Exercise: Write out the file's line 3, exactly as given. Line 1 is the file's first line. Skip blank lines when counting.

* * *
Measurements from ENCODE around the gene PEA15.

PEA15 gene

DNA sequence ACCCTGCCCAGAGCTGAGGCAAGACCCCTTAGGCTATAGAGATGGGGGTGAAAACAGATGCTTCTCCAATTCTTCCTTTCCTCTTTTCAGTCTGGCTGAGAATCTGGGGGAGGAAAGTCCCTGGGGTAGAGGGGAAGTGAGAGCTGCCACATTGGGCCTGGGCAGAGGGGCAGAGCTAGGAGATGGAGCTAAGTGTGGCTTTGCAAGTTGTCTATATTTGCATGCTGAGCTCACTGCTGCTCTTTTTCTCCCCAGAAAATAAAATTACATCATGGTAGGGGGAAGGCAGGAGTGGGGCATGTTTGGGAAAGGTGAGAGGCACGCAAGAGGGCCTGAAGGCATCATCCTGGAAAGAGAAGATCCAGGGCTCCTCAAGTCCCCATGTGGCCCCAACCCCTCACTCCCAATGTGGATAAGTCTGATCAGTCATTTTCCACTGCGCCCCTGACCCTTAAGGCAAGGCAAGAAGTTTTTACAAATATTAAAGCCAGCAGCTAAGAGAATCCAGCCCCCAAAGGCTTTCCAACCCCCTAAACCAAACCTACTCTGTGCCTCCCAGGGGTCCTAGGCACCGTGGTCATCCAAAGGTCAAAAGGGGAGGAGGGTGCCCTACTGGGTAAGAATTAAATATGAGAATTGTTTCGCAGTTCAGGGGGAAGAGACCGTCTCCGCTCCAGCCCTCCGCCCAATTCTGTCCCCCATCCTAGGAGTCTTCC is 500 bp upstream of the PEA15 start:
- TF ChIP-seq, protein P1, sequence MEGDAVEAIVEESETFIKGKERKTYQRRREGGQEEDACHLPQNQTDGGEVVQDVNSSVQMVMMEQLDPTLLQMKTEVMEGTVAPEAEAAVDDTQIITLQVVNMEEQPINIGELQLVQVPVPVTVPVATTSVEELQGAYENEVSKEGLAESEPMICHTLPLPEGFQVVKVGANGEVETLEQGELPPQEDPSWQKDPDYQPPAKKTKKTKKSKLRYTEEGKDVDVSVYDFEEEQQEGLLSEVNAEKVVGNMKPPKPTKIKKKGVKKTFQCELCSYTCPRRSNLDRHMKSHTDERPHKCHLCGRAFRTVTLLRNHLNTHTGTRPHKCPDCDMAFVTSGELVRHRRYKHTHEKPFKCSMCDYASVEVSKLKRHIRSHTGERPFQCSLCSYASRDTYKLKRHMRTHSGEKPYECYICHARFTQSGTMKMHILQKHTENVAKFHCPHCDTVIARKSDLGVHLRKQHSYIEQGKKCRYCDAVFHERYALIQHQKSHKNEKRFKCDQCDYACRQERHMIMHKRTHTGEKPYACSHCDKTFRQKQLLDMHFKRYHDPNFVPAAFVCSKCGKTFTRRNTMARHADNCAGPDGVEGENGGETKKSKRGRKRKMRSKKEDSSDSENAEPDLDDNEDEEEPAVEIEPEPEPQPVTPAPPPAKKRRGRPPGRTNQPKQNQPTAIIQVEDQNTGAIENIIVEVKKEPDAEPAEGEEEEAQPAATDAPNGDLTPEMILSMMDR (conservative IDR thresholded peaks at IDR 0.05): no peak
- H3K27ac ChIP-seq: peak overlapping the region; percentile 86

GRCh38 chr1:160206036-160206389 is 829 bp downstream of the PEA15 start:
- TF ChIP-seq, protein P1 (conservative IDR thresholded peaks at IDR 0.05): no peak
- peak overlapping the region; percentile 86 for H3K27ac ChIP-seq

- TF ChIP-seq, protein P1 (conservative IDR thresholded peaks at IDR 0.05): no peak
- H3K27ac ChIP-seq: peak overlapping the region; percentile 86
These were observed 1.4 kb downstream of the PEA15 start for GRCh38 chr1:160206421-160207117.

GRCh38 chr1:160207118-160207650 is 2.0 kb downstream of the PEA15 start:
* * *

DNA sequence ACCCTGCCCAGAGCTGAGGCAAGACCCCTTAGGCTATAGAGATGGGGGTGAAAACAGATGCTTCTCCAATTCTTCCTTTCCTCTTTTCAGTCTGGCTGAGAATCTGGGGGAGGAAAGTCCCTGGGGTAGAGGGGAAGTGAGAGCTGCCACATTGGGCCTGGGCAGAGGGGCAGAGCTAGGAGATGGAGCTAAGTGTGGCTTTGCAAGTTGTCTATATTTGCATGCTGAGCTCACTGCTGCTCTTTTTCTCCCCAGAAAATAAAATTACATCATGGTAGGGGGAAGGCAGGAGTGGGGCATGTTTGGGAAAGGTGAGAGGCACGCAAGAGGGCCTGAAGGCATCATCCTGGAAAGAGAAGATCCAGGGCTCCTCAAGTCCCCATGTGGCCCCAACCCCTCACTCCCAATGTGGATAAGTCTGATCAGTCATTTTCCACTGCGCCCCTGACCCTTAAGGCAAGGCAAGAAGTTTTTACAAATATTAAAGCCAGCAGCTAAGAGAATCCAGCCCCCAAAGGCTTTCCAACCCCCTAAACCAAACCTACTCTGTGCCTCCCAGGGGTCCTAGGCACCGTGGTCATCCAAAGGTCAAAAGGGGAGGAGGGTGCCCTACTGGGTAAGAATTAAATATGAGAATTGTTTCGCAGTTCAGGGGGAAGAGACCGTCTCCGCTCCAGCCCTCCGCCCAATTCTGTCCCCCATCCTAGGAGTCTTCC is 500 bp upstream of the PEA15 start: